The exemplary defensive attentiveness showcased by his Swansea City side at the weekend was every bit as striking as that displayed by the Sheffield Wednesday team who Carvalhal brought to Huddersfield Town for three previous appointments.
Just as on Carvalhal’s previous visit to HD1 almost 10 months earlier, this match ended scoreless, with the Portuguese again able to reflect on a job well done by his side – albeit in differing circumstances to the Championship play-off semi-final first-leg stalemate between Town and Wednesday last May.
After seeing Jordan Ayew receive his marching orders on 11 minutes for a high and mistimed challenge on Jonathan Hogg, which seemed to owe much to poor technique as opposed to malicious intent, the odds on Carvalhal masterminding another defensive shut-out in Huddersfield appeared long on Saturday.
But it is to his immense credit that his Swans side delivered a text-book rearguard performance that left connoisseurs of back-four play positively purring.
When Swansea’s red sea was parted luck befriended them on a couple of key occasions with Steve Mounie and Thomas Ince hitting the woodwork in the second half as Town desperately sought a breakthrough.
But after playing for the overwhelming majority of the game with a man disadvantage those visitors from the Principality will suggest that they earned it.
Understandably for Town, the immediate emotions at the final whistle were ones of sheer frustration.
At the start of a seminal run of fixtures against sides around them in the table this was an opportunity lost and the 16th occasion when Huddersfield have failed to find the net in a top-flight fixture this season – the most in the division.
But a third goalless stalemate on home soil in 2017-18 possessed merit, too, on an afternoon when Town’s possession glut was remarkable.
A staggering statistic of 80.84 per cent possession told a story.
A total of 162 hardy Huddersfield supporters had braved the elements to sleep rough at the John Smith’s Stadium on Friday for the ‘Big Sleep Out’ event to raise thousands of pounds for homelessness organisations.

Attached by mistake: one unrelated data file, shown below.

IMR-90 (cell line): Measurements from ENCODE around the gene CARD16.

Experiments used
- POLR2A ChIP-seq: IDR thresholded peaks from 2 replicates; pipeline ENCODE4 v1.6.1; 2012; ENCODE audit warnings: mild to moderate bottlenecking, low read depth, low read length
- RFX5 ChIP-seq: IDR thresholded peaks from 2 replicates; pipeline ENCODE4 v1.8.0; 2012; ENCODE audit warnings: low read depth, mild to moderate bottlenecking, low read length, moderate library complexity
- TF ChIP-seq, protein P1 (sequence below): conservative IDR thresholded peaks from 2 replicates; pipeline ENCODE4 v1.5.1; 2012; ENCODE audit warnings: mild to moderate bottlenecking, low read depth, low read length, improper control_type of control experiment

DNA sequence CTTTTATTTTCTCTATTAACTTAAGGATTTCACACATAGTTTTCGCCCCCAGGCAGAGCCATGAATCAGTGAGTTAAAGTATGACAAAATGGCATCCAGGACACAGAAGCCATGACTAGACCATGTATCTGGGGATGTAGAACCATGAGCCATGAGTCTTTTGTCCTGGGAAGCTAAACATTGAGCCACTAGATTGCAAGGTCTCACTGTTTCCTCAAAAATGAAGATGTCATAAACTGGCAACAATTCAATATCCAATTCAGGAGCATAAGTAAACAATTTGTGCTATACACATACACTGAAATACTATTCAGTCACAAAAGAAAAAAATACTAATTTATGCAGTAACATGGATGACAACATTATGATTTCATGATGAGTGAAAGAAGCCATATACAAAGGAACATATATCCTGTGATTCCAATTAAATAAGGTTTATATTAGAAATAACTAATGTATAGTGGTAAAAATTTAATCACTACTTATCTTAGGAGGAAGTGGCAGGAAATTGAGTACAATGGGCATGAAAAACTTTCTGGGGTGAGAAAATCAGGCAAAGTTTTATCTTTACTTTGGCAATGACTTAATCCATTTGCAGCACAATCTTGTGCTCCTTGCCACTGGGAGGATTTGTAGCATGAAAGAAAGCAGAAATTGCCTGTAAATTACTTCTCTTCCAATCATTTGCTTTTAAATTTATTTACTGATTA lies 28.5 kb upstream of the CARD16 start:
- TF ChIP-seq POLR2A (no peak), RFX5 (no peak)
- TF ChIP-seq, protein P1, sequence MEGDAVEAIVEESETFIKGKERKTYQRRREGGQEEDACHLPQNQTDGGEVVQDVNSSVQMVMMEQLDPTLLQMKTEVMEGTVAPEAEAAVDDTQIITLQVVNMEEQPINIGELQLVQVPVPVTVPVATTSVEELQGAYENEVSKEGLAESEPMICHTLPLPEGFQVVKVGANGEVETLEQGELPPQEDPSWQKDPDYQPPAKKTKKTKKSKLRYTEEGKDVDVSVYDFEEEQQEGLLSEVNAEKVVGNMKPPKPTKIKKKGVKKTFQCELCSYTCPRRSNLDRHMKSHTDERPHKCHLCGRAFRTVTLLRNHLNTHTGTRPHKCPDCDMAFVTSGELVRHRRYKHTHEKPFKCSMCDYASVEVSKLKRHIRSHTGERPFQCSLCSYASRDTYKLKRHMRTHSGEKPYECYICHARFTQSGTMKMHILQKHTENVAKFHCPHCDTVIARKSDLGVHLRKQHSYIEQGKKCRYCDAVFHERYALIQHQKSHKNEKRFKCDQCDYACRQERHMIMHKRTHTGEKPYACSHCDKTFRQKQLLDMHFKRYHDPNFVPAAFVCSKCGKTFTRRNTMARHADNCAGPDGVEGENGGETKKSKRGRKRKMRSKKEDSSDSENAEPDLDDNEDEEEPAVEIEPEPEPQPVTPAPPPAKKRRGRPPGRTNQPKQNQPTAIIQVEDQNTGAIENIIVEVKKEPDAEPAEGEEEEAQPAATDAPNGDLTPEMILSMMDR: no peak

The following day, Town’s players camped out in Swansea’s half for the best part of 90 minutes.
But despite 30 efforts on goal, the visitors obstinately would not budge and there was no breakthrough – not for the want of trying.
On whether the result, in the circumstances, constituted a missed opportunity, returning midfielder Aaron Mooy acknowledged: “Yes, it’s a bit like that. It was a great opportunity for us, but the manager said to us that we tried everything, gave everything we had, stuck to what he said, but it just was not our day.
“We had everything. We tried everything to score, but it just was not our day. We went close a few times.
“Once they got the man sent off they just sat. They were already defensive before the sending-off and the sending-off made it even more difficult.
“A lot of the shots we had were from distance because they were so compact. We need to score goals more often.”
Town’s application could not be faulted, but their execution and final ball did leave something to be desired for spells.
A haul of 25 goals in 30 league matches, the joint second-worst record in the division behind West Brom, also highlights a lack of cutting edge.
But after a decent haul of seven points from their previous four matches, perspective has to be afforded, according to Mooy, who believes that Town are still extremely well placed to achieve their mission of top-flight survival.
He said: “We are not in the worst position. We have a great chance. We will just keep going and look forward to the next game. He (Wagner) said the last time we played against 10 men we lost 4-0, against Bournemouth earlier in the season, so this was much better. We could not score, but he did not want any negativity about the game. He wanted us to be positive.”
Ayew’s early dismissal effectively shaped Swansea’s game plan for the rest of the match, with central defenders Alfie Mawson, Federico Fernandez and Mike van der Hoorn being almost touch-tight, and full-backs Kyle Naughton and Martin Olsson also showing admirable defensive discipline on the flanks.
Town’s first-half efforts to break down Swansea lacked wit and conviction, with the closest moment seeing Mounie’s flicked header fly just over.
On the resumption Town showed more purpose for spells, with a drive from Hogg flashing inches wide before Mounie’s stinging volley was tipped onto the bar by Lukasz Fabianski.
Florent Hadergjonaj then went agonisingly close with a shot following a neat short corner.
Carvalhal memorably alluded to Swansea putting more “meat on the barbecue” in throwing on several attacking options in their win over Burnley last month and this time it was the turn of Town, with Collin Quaner and Laurent Depoitre going on as the hosts frenziedly sought a winner.
It almost came when Ince headed against an upright late on, but Swansea were not to be moved.